When you think about high-value assets, you likely think of real estate, investments and perhaps even cash that you have on hand. You want to divide your financial assets up properly, which mean selling physical assets -- the house -- to split up the value.
You have probably heard people talk about financial issues and how they can lead to divorce. Most of the time, these stories refer to couples who can't pay the bills. When money gets tight, it creates a lot of stress, and this often leads people to seek a divorce.
High-asset divorces can present many complexities because there is a lot at stake for both spouses. High-asset divorces are more likely to lead to conflict and complex litigation since spouses are more inclined to engage in aggressive tactics such as hiding assets.
In a high-asset divorce, one of the potential issues you may face is if your spouse decides to hide assets. They do this because they don't want to split those assets with you, and they may think that you don't know enough about the family finances to even notice what you're missing. Hiding assets may be illegal, but it does happen.
We all want the best for our children, and this means that we do everything we can to ensure their success both academically and socially. However, we can't always control the challenges that we face in life. If you are approaching divorce as a parent, it is likely that you are concerned about the way that this could affect your child.
It's unfortunately common for spouses to become hostile toward each other during the divorce process. This hostility can cause petty arguments and unnecessary stress. Typically, divorcing spouses who are able to collaborate in a civilized way get the most positive outcome from a divorce.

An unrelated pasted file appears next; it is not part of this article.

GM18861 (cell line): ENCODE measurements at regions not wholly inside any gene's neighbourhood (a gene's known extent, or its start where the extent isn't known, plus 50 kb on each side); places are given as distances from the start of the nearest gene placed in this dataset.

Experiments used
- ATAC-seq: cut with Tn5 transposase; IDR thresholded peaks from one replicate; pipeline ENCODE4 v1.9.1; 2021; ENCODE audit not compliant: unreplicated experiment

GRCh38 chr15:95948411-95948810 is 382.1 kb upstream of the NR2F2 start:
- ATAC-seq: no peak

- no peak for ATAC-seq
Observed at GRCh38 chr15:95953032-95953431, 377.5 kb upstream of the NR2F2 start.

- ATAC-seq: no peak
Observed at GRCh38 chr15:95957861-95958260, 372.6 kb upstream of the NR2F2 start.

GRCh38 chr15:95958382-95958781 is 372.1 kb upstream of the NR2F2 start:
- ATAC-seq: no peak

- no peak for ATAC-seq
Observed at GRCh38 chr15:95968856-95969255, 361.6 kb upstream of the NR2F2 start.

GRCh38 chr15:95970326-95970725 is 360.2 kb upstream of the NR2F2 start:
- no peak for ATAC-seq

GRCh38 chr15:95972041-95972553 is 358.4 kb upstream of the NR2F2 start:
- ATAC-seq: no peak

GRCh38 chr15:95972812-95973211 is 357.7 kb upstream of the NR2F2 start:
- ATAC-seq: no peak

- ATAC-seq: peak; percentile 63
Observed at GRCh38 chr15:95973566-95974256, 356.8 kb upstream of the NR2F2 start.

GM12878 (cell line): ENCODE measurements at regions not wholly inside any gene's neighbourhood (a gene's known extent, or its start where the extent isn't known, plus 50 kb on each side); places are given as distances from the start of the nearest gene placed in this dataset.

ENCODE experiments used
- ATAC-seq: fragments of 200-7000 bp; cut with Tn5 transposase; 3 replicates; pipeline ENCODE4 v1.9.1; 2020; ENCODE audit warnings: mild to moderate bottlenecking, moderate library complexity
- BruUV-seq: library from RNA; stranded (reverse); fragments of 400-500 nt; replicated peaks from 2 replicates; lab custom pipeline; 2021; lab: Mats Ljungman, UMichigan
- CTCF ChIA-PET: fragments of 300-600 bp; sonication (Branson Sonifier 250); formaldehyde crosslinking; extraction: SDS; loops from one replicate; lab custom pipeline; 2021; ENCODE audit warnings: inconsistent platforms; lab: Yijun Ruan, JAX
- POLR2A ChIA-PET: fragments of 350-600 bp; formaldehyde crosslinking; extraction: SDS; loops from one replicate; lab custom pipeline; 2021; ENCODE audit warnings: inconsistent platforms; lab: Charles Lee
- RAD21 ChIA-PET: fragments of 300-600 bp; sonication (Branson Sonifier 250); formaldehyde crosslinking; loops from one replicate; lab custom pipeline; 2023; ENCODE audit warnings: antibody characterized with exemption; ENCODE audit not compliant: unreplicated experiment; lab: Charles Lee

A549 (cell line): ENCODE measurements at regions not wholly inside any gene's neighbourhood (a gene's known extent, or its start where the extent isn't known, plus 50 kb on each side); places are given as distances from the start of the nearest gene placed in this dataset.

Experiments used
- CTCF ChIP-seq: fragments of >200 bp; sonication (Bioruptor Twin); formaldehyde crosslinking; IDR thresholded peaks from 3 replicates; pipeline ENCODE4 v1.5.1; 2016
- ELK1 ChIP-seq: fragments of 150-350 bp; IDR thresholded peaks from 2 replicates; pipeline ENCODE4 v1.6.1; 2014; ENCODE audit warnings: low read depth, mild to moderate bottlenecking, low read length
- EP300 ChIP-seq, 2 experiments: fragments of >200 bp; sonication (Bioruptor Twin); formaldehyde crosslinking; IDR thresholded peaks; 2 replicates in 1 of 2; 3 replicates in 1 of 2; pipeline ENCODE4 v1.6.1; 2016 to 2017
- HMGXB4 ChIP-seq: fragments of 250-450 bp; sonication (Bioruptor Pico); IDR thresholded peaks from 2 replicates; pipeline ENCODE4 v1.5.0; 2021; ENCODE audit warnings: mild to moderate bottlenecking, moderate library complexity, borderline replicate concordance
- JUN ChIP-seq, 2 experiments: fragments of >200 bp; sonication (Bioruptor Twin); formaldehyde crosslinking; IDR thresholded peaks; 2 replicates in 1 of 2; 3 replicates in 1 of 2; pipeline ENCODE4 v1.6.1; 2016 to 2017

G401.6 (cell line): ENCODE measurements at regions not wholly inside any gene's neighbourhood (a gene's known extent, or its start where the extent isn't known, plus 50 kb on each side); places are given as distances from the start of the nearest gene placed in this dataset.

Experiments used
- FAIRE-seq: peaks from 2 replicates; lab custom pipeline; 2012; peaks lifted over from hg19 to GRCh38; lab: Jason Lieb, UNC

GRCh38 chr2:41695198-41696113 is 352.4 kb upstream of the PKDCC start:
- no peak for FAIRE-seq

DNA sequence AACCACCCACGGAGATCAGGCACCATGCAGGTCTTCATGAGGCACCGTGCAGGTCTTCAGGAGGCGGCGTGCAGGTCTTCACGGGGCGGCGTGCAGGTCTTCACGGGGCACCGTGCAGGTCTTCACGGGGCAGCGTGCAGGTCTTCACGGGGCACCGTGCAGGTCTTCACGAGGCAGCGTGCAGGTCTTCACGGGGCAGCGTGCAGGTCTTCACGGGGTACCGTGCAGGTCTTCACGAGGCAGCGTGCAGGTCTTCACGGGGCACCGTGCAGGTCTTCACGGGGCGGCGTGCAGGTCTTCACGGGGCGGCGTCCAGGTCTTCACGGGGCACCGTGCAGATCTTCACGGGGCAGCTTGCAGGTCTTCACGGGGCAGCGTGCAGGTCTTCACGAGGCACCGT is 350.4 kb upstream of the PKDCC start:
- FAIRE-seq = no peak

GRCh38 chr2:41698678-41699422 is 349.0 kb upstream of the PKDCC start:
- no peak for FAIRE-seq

When people imagine their future, it is unlikely that being a co-parent is what they envision for their family. However, the reality is that relationships do not always work out and co-parenting can be still a successful way to rear your children to be happy and healthy individuals.
Fighting for the right to see your children and being denied visitation can be a heartbreaking situation to be in. You may feel like giving up after you have been denied visitation because you believe that there is no possible way forward. However, there are always options, especially if you are convinced that you are able to make a positive impact on your child's life.
When parents separate, it can often mean that one or both of them will decide to relocate to a different town, city or state. The parents will have their own reasons for doing so: Perhaps they want to be closer to family or they want to gain new career opportunities. However, relocation after a parental separation can have implications for the children.
Change is often a good thing. For one, it brings about growth. But if your recent changes involve separation or divorce and this is your first holiday as newly single, change can feel about as welcome as a skunk at a garden party.